Reflection for Pentecost and the 80th anniversary of the Battle of Monte Cassino. 

”Mortal, can these bones live?“ Ezekiel 37:3.

 ”Stink of death was everywhere. And there, down below, was that beautiful valley full of red poppies…. Here an atmosphere of death and destruction and there, beauty, peace and quiet. I thought: how can these two worlds coexist side by side? But that’s how it was.” Veteran of the Battle of Monte Cassino. 

Today is Pentecost, originally a harvest festival on the fiftieth day after Passover. It also became linked with Moses being given the Law on Mount Sinai when, ‘There were sounds and lightnings…and God descended upon it in fire.’ Exodus 19:16,18. The people ‘saw the voices’ of God, which the rabbis interpreted as being in 70 different languages so that all nations could understand what was being said. Exodus 20:18. This was also linked with the skeletons in Ezekiel’s vision being restored to new life and the coming of the Holy Spirit to those gathered in the upper room with the sound of a rushing, mighty wind, tongues of flame and the ability to speak in other languages as they were filled with the Spirit. Acts 2:1-4. 

Those first followers of Jesus had been through three years of ministry with him, his arrest, crucifixion, death, resurrection and ascension. What a range of emotions they must have experienced as they now awaited the coming of the Holy Spirit, the power that enabled them to realise that this was not an ending as Jesus left them but a new beginning as they spoke of the Good News which lead to the development of the worldwide Christian church. From bewilderment, death and anguish had come life and hope. Alleluia!

This is also the 80th anniversary of the ending of the Battle of Monte Cassino after four months of fighting. Atop the rocky hill above the town of Cassino near Rome was the abbey, the first house of the Benedictine Order established by Benedict himself in the sixth century and for which he developed his Rule which is still in use today. The abbey had been the subject of many attacks over the years and was no longer functioning as a monastery but monks were still there, looking after its many treasures. At the time of the battle, the abbey was wrongly thought to be occupied by German troops and was left in ruins by the Allied attacks although the oldest part containing the tomb of Benedict was spared. Nearly a quarter of a million troops from six continents fought over the abbey, although the monks were able to flee to Rome and preserve many of the treasures. However, civilians sheltering within the abbey were killed, as were about 55,000 Allied soldiers and 20,000 German troops. Around 312,000 Allied and 434,000 German casualties also resulted, leading many to believe that, when victory was claimed at such cost over what was now ruined, it was a pyrrhic victory in what was called ‘The Hardest Fought Battle’ of the Second World War.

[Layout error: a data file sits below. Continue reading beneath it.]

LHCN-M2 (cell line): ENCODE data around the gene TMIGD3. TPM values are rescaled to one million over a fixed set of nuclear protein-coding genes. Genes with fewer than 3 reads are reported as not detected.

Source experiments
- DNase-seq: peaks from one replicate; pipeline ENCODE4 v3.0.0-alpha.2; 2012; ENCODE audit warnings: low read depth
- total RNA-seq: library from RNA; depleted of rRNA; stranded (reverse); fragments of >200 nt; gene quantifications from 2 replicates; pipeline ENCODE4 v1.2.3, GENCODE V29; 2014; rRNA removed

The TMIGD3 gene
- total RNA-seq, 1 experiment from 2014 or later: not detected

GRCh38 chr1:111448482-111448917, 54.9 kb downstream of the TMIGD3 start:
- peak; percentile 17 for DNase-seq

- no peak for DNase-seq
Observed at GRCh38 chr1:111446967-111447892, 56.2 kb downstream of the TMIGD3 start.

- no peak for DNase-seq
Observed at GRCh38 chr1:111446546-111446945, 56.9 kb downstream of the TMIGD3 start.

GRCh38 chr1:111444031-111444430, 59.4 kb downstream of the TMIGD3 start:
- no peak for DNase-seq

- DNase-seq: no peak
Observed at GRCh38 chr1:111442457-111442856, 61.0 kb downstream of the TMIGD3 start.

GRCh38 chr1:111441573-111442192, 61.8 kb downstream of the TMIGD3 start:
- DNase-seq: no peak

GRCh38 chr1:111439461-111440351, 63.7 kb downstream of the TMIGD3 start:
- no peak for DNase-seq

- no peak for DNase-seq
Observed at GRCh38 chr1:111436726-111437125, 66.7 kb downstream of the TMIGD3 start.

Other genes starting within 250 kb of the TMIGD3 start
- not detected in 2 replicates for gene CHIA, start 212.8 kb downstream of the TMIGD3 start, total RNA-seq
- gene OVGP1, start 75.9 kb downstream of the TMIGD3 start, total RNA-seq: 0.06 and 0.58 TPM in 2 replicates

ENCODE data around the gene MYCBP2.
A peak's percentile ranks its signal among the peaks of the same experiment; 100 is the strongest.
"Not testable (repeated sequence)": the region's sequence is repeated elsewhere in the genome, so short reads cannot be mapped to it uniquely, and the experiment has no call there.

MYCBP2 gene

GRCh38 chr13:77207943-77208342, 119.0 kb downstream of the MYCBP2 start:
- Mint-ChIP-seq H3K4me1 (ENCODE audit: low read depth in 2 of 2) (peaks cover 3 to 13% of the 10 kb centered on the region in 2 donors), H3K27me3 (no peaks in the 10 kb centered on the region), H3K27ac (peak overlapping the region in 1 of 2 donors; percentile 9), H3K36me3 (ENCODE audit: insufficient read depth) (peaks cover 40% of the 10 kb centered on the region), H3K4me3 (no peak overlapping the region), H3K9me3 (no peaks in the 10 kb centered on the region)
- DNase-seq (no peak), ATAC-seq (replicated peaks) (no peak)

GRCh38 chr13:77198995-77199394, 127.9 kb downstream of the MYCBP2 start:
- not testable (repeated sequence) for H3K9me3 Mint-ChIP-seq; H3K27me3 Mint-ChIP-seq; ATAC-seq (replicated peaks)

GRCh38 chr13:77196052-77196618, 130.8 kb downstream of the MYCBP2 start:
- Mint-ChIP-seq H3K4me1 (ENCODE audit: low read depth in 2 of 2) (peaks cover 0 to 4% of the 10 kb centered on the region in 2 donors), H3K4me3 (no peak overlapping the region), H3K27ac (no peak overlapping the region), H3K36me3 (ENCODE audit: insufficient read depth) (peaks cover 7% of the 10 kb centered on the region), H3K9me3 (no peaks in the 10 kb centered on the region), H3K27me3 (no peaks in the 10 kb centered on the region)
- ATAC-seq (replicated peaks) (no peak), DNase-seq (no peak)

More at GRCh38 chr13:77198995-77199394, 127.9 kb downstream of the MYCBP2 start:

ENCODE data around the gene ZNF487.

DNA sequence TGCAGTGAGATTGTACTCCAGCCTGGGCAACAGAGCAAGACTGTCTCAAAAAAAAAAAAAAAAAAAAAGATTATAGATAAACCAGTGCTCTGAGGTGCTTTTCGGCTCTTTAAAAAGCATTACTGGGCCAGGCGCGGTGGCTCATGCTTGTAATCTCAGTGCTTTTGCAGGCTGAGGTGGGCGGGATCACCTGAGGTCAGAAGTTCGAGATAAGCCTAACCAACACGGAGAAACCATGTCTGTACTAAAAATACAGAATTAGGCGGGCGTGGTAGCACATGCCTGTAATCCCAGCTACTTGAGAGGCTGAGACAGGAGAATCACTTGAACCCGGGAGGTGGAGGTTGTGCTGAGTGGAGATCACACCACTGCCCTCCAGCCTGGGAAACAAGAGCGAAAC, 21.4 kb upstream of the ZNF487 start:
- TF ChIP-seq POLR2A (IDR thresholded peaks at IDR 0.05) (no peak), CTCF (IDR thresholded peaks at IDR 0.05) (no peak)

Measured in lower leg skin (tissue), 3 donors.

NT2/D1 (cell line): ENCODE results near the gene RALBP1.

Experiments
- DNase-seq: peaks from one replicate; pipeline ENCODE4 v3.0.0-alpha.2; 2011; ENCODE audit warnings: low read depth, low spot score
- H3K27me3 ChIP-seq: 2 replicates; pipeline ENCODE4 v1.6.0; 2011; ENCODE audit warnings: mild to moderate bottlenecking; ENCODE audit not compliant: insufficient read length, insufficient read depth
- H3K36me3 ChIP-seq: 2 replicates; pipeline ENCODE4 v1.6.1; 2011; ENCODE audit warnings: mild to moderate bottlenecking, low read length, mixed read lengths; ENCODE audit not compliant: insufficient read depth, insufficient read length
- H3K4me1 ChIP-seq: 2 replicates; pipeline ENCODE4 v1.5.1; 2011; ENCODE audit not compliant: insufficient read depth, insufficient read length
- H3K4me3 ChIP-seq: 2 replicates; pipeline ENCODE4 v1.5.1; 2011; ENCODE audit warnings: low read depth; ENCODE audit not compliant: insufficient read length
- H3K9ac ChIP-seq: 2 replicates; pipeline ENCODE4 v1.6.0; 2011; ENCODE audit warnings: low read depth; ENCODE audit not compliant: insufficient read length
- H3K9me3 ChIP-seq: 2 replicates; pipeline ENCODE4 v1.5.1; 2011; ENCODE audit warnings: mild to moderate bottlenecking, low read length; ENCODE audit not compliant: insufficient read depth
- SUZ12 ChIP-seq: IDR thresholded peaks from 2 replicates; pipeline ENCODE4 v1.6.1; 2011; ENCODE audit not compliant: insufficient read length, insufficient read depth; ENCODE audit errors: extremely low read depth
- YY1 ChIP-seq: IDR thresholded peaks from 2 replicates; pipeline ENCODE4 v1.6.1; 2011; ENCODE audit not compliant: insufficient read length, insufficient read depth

A pyrrhic victory is named after King Pyrrhus whose triumph over the Romans in 279 BC killed so many of his troops that he had to end his campaign. However, despite the bloodshed and destruction at Monte Cassino, a new abbey and community was rebuilt after the war, fulfilling its motto Succisa Virescit  – Cut down, it grows anew. It lives on, functioning on a different basis and now also associated with the battle. 

The first disciples discovered that new life grew from death and destruction, of which Pentecost is a celebration, and the same was true at Monte Cassino and elsewhere. But, with so much death and destruction ongoing in our world today, coexisting with beauty, peace and quiet, we also have difficult choices to make as we face the same question as Ezekiel: “Mortal, can these bones live?” Perhaps the best way of honouring both Pentecost and those who laid down their lives for our freedom is to ensure that, with the power of the Holy Spirit given to us at baptism, we do live – and not just exist.

With my prayers; pob bendith,

Christine, Priest Guardian